Loss of influence: The U.S. has given up more than its UNESCO vote

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On Friday the United States lost its vote in the United Nations Educational, Scientific and Cultural Organization for non-payment of dues.

UNESCO has been one of the basic units of the United Nations since 1946. It has 195 members, including Palestine, which joined in 2011. The United States was a member from 1946 to 1984, when it withdrew because it considered UNESCO too favorable to Third World causes.

It rejoined in 2002 and was providing 22 percent of UNESCO's budget when in 2011 U.S. laws on organizations that admitted Palestine, passed at Israel's behest, forced the administration of President Barack Obama to stop paying U.S. dues. Two years of no dues resulted and, under UNESCO's rules, the United States lost its vote.

The supreme irony is that while this happened because of UNESCO's recognition of Palestine, the United States is putting on a full-court press to urge the Israelis and Palestinians to negotiate an agreement to include Palestine alongside Israel as states in the former Palestinian territory.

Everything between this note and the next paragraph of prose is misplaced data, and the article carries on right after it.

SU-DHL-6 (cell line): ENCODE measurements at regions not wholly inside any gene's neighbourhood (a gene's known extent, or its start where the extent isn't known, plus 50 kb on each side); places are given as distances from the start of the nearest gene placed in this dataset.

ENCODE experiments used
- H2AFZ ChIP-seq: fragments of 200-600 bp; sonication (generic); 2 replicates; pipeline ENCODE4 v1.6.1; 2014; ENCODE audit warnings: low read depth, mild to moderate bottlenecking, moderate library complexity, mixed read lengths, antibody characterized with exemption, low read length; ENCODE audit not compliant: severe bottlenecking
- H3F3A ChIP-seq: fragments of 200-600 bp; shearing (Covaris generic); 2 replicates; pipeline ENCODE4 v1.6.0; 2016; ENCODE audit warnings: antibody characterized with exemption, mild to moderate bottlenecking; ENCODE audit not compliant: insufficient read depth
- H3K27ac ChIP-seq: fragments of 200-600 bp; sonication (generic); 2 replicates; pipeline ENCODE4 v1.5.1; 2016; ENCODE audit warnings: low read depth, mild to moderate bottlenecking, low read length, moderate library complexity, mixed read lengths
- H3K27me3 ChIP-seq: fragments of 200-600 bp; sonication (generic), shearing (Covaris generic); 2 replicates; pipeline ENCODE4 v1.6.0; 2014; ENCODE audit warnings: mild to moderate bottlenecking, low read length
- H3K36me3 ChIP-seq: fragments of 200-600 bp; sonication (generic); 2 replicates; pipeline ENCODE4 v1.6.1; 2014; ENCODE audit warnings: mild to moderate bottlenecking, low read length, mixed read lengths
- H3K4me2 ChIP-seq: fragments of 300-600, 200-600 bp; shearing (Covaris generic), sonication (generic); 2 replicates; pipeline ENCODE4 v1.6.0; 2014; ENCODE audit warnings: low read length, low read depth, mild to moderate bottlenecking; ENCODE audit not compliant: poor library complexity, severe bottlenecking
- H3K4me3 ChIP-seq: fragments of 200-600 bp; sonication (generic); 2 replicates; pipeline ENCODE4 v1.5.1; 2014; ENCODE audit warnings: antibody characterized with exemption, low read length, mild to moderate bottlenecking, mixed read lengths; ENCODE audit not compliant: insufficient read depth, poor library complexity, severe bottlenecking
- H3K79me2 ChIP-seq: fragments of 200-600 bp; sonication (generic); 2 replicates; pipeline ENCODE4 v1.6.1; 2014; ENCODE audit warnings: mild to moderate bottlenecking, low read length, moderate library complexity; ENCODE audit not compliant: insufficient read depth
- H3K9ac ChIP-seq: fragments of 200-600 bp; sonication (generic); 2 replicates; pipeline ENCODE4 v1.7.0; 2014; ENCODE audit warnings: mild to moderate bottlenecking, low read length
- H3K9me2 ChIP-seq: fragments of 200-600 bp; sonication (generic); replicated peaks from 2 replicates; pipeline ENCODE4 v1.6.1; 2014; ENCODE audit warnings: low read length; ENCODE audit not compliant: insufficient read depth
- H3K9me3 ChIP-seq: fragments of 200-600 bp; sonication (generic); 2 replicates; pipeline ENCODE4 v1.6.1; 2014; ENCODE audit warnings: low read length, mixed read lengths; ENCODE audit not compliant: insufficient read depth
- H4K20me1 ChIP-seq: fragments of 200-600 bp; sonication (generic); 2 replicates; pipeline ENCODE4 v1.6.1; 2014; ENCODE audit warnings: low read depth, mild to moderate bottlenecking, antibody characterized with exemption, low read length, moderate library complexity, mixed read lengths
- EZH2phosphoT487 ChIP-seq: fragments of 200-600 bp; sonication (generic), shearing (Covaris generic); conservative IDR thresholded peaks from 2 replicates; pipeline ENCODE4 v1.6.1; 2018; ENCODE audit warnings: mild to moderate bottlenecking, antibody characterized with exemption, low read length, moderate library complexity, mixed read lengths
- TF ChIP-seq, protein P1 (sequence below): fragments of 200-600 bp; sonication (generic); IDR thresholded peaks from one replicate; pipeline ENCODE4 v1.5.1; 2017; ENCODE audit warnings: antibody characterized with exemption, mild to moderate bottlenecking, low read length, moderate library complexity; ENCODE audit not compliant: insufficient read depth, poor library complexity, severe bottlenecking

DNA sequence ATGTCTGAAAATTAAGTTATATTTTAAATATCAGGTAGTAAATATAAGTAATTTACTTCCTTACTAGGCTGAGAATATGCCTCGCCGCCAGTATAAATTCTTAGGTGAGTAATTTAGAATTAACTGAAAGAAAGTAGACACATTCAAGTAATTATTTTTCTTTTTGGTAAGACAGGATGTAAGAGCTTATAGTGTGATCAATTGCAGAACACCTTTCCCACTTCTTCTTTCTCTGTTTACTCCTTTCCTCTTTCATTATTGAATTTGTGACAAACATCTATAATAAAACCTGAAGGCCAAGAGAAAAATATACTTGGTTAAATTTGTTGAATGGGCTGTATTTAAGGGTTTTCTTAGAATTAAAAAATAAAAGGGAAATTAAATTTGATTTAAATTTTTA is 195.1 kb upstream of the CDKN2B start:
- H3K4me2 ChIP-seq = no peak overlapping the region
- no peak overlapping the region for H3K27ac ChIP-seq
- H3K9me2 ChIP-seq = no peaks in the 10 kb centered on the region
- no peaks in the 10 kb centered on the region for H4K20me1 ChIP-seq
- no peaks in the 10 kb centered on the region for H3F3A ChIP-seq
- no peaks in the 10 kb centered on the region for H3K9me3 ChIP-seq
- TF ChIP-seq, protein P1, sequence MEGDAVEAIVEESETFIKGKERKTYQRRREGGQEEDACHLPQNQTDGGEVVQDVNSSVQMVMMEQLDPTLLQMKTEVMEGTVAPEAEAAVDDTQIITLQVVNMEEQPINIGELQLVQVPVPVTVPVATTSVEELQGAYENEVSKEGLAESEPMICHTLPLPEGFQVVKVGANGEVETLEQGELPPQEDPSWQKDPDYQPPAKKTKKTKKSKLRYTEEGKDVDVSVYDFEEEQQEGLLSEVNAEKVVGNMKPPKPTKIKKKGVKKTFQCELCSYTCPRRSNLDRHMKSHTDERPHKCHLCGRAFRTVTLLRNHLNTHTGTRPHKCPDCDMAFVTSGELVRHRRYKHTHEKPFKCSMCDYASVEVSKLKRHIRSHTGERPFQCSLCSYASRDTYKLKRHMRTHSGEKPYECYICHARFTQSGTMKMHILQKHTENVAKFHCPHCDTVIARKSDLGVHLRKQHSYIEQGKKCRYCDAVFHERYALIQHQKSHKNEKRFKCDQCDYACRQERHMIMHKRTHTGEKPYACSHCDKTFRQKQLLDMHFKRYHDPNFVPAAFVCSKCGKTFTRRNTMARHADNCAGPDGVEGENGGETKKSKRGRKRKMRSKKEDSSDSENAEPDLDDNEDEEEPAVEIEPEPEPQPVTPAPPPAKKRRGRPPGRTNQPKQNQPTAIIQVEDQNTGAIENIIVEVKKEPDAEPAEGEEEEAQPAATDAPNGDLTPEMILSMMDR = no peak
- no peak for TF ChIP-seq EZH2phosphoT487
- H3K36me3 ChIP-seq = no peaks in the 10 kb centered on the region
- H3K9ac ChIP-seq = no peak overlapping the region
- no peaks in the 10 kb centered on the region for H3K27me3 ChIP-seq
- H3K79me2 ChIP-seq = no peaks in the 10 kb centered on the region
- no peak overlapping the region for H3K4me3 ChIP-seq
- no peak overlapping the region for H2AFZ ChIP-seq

There are two aspects of the problem for the United States. The first is that UNESCO performs functions that involve important issues such as literacy, democracy, freedom of the press, girls' education, HIV/AIDS prevention and the designation of World Heritage sites (more than 20 of which are in the United States). The United States will no longer have a say in these UNESCO activities.

The second, more general problem is that the United States has dealt itself out of the game on important international concerns because of legislation passed by Congress that neither George H.W. Bush nor Bill Clinton had the courage to veto. UNESCO deals with critical subjects, and America's voice should be heard on them.

The Obama administration needs to take steps to fix this problem as soon as possible.


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